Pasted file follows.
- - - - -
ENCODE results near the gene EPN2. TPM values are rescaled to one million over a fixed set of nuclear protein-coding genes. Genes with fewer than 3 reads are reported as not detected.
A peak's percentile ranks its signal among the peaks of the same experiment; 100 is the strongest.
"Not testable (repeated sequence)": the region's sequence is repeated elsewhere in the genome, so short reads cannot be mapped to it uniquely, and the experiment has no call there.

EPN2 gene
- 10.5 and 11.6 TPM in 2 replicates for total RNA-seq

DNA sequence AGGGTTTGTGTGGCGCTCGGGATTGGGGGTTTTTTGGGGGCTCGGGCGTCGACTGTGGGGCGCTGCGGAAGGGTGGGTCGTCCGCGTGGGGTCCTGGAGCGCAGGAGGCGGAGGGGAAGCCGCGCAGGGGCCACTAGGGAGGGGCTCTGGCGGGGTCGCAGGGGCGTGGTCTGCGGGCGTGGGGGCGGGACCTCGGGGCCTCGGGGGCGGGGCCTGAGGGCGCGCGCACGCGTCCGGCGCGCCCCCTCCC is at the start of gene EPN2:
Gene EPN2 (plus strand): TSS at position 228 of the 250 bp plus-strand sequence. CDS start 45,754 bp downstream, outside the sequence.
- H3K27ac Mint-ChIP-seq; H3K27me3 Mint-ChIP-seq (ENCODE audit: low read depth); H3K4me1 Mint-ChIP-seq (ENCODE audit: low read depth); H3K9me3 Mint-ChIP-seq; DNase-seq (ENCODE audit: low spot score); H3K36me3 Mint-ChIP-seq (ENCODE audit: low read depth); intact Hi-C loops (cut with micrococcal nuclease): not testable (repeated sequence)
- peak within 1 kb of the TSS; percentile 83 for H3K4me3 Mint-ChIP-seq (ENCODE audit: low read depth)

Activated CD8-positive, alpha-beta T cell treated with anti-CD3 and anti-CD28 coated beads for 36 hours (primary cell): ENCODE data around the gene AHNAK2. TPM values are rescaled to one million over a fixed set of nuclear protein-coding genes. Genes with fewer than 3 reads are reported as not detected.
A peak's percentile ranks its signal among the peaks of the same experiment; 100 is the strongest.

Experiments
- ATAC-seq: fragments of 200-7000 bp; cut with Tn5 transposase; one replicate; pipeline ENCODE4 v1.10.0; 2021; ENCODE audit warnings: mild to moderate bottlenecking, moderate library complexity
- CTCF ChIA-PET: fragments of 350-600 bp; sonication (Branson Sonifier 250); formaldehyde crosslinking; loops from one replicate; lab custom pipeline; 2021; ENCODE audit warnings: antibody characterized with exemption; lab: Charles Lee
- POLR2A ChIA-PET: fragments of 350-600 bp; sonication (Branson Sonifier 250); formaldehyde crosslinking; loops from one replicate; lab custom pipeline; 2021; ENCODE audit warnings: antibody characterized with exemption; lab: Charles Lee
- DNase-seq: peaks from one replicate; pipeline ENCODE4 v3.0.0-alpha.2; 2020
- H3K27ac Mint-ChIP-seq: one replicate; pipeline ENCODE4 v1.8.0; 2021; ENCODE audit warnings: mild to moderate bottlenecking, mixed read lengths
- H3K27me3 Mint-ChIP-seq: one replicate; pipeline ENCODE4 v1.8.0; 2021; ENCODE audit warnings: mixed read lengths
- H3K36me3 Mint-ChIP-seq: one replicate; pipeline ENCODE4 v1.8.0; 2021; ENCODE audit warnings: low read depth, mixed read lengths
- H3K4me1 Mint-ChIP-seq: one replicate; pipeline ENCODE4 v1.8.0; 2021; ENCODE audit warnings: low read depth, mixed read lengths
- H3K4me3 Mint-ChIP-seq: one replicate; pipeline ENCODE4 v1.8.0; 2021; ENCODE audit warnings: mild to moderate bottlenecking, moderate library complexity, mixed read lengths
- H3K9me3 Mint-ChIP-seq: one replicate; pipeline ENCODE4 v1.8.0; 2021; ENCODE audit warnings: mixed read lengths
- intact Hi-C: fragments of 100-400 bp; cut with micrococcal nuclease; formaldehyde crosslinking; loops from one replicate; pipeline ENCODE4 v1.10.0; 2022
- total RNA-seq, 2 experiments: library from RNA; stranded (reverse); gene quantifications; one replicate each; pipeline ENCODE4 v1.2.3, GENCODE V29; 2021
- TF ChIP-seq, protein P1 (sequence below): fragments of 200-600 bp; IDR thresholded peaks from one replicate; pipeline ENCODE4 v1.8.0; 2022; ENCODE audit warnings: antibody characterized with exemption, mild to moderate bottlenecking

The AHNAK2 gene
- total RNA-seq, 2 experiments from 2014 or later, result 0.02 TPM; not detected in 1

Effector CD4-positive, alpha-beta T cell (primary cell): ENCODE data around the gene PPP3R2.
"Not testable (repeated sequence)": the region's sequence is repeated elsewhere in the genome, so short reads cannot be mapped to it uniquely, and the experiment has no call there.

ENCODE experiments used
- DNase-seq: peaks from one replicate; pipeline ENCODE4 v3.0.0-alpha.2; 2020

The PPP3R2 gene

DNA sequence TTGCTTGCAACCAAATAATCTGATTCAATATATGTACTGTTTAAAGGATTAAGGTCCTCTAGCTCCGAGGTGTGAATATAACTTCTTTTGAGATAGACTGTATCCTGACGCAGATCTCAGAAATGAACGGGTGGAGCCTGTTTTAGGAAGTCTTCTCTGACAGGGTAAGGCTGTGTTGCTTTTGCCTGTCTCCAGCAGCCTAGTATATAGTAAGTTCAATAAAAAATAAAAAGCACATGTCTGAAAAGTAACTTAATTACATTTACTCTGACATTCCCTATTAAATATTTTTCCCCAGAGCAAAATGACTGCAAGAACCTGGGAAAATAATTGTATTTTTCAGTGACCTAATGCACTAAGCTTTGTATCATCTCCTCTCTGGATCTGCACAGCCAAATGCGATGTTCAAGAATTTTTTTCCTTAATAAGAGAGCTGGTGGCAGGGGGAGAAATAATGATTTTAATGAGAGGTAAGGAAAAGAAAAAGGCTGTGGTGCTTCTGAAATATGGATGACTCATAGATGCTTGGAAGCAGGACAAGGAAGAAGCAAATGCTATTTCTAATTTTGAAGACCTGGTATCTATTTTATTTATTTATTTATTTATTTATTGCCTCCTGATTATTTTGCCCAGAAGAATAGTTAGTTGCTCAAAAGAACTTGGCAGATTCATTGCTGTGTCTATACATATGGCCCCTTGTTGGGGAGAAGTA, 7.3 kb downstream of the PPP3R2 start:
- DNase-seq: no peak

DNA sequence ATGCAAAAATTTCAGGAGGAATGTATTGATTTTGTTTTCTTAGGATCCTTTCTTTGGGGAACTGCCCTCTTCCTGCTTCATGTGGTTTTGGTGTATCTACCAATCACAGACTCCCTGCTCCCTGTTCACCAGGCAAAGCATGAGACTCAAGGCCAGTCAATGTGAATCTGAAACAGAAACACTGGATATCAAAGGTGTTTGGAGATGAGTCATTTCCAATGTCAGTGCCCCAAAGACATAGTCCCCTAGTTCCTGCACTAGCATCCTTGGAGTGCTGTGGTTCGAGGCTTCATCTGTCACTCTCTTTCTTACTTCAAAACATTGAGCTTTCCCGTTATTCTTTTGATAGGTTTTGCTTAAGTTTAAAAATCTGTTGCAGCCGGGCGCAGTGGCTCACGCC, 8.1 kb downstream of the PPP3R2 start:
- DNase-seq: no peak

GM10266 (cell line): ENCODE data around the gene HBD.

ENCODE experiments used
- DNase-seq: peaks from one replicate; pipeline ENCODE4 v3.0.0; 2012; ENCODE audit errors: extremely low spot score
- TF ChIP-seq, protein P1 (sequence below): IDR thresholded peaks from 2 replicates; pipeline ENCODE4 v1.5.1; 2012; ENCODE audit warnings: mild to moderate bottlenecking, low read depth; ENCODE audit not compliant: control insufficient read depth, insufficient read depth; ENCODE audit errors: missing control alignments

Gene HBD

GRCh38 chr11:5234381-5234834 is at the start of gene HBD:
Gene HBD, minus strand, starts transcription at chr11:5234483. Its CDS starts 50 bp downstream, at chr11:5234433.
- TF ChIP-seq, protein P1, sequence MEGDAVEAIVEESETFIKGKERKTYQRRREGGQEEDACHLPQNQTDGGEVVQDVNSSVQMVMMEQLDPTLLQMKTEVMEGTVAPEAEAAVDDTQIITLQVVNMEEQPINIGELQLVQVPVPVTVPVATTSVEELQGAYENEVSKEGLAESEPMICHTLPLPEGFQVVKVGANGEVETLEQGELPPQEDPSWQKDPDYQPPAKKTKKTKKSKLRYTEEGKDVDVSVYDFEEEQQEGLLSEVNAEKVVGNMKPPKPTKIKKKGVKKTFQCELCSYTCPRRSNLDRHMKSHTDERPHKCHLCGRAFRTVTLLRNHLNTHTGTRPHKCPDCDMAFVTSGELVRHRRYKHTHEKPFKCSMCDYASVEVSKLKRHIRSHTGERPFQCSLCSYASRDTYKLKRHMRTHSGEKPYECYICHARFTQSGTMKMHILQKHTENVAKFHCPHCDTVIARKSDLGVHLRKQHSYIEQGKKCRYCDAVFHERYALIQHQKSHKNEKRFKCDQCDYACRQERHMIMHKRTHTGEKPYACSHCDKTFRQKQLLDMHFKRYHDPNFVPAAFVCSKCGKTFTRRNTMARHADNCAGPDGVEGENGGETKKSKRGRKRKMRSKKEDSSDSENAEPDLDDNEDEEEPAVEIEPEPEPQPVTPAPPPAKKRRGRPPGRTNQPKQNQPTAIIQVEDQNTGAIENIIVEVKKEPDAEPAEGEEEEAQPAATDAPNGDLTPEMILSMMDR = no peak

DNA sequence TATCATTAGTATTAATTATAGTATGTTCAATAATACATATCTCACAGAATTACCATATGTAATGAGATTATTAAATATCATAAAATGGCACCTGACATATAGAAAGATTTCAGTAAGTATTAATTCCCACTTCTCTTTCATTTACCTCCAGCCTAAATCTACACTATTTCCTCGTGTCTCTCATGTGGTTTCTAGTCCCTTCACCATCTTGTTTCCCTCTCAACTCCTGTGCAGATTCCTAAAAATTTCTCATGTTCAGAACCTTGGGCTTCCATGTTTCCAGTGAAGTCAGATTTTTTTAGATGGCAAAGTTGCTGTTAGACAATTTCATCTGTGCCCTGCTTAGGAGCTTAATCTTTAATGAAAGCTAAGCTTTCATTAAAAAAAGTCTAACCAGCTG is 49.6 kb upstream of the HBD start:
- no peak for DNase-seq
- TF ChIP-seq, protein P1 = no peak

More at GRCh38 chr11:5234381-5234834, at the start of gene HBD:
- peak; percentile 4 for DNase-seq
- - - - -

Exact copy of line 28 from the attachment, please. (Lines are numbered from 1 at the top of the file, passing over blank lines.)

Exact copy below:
Effector CD4-positive, alpha-beta T cell (primary cell): ENCODE data around the gene PPP3R2.